Non-vegetarians have a tendency to think that if you don’t eat meat than you must not have any protein in your diet. This is completely untrue as there are a number of non-meat, or plant based, proteins which provide the same nutritional value as meat.
“Proteins are made up of amino acids, of which there are 20, and eight of these need to be supplied by diet” (Graimes, 2010). A food that contains eight amino acids is called a ‘complete’ protein – it is a high quality protein. For vegetarians the complete proteins are eggs, dairy products and soya beans. Other sources of protein, such as nuts, legumes, pasta, potatoes and rice, do not contain all eight amino acids and are therefore considered ‘incomplete’ proteins. A balanced combination of ‘incomplete’ proteins can have similar benefits as a ‘complete’ protein.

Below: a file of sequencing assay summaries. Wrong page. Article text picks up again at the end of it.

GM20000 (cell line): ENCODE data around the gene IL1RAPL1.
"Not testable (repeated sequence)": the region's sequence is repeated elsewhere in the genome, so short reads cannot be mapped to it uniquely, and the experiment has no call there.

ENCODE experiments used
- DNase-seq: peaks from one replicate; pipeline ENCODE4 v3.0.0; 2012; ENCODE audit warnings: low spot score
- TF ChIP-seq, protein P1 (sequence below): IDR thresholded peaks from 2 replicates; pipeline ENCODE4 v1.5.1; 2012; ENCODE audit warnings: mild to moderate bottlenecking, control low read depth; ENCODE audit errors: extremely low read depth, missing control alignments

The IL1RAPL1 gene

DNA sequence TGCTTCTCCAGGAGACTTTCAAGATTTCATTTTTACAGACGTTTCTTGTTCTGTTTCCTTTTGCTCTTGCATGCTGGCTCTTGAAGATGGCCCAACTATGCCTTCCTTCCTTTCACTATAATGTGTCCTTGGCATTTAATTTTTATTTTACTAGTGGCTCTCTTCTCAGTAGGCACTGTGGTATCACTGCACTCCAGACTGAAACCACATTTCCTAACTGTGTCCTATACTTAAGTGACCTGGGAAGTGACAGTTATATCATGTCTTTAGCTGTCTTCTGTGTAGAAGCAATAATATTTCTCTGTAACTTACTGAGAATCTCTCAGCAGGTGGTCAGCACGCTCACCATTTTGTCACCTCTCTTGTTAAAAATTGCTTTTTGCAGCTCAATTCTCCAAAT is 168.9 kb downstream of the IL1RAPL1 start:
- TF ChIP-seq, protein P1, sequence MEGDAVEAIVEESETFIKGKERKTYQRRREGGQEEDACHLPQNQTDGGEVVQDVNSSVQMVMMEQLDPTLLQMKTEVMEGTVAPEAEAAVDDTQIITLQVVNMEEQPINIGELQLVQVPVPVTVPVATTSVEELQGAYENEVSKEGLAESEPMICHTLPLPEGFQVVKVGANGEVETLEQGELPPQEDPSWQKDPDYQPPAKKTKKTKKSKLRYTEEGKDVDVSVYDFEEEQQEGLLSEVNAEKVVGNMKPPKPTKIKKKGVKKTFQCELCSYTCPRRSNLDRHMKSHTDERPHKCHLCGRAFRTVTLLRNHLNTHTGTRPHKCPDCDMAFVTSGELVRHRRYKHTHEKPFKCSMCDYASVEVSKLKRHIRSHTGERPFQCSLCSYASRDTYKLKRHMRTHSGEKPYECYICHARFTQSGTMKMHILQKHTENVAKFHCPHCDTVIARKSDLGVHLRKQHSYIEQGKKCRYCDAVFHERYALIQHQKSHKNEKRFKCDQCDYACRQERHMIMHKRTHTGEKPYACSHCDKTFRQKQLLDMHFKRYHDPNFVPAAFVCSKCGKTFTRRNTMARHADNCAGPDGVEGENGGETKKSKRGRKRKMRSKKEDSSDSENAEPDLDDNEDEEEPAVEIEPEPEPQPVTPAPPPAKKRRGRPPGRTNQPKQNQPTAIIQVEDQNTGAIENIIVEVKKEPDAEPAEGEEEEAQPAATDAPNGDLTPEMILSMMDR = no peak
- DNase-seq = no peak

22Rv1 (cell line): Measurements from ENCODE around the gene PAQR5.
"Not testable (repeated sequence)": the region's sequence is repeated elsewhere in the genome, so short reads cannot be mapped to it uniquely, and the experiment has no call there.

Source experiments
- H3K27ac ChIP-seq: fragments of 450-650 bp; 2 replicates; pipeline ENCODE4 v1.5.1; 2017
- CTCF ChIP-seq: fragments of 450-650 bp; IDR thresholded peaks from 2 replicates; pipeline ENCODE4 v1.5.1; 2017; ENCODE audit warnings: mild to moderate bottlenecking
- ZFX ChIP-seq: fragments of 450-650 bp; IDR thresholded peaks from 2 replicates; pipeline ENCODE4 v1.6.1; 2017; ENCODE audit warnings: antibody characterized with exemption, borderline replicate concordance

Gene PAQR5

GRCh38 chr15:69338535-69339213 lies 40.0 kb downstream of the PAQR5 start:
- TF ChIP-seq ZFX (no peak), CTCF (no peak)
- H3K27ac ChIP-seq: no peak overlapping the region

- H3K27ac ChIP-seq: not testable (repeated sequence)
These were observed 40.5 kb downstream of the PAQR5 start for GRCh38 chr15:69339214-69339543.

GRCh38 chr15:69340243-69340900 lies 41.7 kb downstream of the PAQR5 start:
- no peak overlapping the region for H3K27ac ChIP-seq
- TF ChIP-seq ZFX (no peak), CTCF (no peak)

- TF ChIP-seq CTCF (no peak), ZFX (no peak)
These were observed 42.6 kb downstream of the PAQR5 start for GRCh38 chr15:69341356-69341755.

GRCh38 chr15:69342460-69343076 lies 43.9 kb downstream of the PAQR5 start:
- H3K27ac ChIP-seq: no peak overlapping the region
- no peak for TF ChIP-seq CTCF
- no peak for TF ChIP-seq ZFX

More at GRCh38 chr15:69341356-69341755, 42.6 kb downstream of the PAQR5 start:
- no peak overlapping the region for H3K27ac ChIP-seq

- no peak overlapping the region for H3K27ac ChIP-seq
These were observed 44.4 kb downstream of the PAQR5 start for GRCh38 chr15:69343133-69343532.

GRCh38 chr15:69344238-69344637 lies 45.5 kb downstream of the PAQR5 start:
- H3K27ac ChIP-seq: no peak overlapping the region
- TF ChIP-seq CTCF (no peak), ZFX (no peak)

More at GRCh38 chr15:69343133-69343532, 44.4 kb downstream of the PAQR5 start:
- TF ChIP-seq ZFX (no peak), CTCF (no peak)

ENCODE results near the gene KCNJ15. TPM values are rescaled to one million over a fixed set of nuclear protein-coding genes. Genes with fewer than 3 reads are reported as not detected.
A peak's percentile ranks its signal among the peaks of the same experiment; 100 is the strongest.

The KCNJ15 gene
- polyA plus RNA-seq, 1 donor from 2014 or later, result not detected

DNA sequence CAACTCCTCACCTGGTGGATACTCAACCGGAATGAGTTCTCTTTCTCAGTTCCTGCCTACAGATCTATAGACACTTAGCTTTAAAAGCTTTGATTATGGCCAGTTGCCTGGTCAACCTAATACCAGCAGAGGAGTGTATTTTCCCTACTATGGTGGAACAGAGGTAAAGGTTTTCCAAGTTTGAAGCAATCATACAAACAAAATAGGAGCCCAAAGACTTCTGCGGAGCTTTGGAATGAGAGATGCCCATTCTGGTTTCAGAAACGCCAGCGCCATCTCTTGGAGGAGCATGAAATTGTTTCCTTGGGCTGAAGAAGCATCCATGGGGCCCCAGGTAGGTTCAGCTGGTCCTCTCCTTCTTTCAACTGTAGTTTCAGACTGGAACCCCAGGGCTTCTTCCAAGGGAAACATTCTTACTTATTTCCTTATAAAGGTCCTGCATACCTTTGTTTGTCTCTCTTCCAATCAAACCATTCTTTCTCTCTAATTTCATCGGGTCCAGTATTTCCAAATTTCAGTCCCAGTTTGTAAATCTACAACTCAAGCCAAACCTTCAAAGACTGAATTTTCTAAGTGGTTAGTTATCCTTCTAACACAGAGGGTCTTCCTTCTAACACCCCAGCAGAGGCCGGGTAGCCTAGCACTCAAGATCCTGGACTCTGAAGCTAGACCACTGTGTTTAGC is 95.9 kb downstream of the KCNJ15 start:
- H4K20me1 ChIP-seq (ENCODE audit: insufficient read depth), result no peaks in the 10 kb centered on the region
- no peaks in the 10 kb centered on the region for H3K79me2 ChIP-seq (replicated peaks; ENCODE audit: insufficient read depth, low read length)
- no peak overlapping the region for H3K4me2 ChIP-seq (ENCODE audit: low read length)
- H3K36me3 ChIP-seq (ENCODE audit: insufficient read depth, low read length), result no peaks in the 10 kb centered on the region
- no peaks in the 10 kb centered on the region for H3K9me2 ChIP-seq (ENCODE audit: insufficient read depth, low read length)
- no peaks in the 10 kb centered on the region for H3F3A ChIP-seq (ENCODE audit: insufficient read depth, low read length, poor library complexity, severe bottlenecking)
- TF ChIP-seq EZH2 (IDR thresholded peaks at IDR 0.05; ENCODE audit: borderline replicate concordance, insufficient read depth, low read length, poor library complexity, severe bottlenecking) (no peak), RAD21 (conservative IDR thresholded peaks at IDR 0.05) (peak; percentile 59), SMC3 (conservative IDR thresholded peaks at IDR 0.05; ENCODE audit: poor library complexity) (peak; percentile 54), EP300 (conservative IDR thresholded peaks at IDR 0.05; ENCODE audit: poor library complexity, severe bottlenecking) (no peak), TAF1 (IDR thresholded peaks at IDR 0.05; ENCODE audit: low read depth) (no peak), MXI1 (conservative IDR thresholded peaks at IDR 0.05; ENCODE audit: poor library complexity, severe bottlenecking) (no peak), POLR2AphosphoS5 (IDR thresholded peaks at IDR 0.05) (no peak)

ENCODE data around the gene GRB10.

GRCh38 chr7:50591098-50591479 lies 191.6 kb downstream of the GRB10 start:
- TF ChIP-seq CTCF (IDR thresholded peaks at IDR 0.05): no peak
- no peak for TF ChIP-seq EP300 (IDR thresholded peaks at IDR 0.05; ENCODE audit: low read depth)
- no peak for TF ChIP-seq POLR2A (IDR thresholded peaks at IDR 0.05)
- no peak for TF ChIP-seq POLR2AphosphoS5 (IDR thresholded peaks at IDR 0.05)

I find non-vegetarians are overly concerned with the amount of protein in a diet and they have this unfounded idea that large quantities of protein are essential to good health. However, in reality, most people consume more protein than they need.
In her book on vegetarian diet and health, Nicola Graimes says that protein deficiency is basically unheard of and, in fact, “an excess of protein can be detrimental, rather than beneficial to health.” Graimes explains that high-protein foods, which are a source of fat, often leach calcium from the body and thus increase the risk of bone disease such as osteoporosis.
So, to sum things up on the protein issue, yes, there are alternatives to meat protein, and no, you do not NEED meat to survive.
Source: Graimes, Nicola. 330 Vegetarian Recipes for Health. London: Hermes House, 2010. Print